World War II is back, at least on Google search. According to Google Trends, which is used to find out the popularity of search terms, shows a dramatic spike in searches for topics related to the World War II, such as Pearl Harbor, Reichstag fire, Nazi Germany, fascism, and Kristallnacht. This has most people stumped, as they are grappling for an answer on why this sudden interest.
Huge Interest in Many World War II Search Terms Suddenly
For instance, strangely, there was a huge spike in the search for “Reichstag fire” just after the Brexit vote, and once again before the United States election. The numbers kept going up and reached a five-year peak in the first week of February 2017. Reichstag fire lead to Adolf Hitler’s declaration of martial law in 1933 and is seen as an important event which eventually caused the war.
The same thing happened with the search for “Kristallnacht”, where thousands of Jews in Germany were sent to the death camps. The popularity of this term always goes up just before the anniversary on November 9 and 10. But last November, people in the US were searching for Kristallnacht five times more. It jumped from the 25-30 range to 100.
Similarly, there was a huge jump in the search for “Nazi Germany” from the typical 25-50 to 100 last November, just before the United States elections. Global searches for “fascism” went up from 10 to 55, once again before the election, but in the first week of February, it went up even higher, to a level never seen before. The search for “Pearl Harbor” too spiked from 70 to reach 100.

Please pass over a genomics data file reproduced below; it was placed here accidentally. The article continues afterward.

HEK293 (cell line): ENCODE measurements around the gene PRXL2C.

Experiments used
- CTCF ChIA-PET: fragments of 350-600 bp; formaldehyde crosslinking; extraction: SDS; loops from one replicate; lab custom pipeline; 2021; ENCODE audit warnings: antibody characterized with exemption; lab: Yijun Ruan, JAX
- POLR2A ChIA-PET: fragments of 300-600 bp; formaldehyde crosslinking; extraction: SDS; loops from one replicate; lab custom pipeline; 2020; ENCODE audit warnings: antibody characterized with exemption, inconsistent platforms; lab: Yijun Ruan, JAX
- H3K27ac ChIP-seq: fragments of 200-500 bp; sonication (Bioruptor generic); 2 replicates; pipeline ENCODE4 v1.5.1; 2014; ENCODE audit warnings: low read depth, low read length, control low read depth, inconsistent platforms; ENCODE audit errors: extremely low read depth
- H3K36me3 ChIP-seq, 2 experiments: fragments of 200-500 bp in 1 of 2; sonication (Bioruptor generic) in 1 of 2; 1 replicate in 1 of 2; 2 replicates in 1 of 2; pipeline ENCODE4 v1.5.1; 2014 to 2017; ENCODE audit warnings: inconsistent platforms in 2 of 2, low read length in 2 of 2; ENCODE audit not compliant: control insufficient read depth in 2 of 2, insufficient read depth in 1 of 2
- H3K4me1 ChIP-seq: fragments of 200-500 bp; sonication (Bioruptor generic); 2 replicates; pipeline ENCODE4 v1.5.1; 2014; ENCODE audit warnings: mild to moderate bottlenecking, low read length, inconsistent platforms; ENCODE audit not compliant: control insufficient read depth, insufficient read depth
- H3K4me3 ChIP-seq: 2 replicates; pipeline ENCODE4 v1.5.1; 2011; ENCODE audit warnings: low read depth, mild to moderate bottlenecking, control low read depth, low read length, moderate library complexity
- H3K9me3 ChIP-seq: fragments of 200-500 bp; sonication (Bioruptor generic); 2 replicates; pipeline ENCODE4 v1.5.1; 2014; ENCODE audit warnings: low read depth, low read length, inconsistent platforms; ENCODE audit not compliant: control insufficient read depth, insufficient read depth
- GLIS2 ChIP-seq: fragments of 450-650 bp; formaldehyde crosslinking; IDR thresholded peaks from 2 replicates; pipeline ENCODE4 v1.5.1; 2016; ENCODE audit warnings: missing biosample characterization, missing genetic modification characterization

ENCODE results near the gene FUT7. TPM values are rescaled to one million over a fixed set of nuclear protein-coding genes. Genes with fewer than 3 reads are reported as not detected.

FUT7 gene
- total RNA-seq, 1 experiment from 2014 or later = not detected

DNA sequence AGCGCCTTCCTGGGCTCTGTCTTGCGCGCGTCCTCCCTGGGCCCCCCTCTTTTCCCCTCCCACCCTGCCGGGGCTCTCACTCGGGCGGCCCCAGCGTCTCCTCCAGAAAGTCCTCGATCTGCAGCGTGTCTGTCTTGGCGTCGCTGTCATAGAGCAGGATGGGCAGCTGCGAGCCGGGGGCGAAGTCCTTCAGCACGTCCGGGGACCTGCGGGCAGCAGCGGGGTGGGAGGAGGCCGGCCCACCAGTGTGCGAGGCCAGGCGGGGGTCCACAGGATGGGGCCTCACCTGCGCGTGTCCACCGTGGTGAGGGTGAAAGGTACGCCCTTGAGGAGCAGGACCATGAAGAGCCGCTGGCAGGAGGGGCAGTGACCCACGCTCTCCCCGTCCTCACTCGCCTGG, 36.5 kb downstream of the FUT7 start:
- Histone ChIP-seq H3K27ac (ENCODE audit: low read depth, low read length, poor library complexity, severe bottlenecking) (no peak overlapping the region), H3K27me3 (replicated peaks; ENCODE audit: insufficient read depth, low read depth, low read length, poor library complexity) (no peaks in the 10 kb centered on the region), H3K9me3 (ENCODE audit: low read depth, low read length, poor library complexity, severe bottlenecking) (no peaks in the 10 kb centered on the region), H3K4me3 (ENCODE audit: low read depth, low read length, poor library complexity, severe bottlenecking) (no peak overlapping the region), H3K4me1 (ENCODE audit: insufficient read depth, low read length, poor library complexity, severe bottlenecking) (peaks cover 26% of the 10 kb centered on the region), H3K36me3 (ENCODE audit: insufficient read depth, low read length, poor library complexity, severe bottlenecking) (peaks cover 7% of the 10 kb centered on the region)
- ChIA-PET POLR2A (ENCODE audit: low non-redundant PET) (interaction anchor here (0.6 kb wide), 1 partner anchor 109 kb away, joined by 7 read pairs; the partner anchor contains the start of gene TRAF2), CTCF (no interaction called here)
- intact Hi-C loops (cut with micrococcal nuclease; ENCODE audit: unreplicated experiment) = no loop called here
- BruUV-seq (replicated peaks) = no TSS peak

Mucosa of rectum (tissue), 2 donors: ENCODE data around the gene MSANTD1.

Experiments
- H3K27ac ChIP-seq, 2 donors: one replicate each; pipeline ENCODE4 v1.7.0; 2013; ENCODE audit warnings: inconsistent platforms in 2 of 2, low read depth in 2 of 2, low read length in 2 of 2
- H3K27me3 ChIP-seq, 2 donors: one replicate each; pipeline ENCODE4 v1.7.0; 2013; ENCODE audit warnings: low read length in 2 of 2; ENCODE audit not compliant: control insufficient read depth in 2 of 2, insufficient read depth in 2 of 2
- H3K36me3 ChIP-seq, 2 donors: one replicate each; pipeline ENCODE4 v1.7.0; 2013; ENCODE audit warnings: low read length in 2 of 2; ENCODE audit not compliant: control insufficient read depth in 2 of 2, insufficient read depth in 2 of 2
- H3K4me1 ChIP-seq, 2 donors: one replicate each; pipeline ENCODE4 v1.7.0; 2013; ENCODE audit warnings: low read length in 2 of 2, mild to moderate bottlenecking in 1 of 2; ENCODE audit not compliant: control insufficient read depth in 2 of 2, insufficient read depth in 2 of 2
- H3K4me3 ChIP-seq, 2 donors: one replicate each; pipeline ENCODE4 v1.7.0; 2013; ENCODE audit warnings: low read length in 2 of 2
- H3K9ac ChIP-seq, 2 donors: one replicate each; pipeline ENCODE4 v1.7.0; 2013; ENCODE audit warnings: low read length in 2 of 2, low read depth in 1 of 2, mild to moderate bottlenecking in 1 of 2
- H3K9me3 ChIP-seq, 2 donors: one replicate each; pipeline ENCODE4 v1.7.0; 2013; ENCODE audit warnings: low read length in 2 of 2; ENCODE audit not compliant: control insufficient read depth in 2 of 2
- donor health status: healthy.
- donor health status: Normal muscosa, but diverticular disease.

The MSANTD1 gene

World War II Terms Have Become Very Popular Worldwide
Interestingly, these spikes happened just before elections – whether it was the Brexit or the US elections, and with all the World War II terms, the peak happened in early February. Even more strangely, the spike in popularity for these terms is not just from the US and the UK, but from around the world, though there has been no major revelation or disclosure recently on the war.
The sudden spike of World War II search terms doesn’t, of course, mean that the popularity of terms related to Lady Gaga or the Superbowl has gone down. These terms remain way more popular than the World War II terms. What Google Trends tell us are peaks of interest that are much higher than the typical search amount.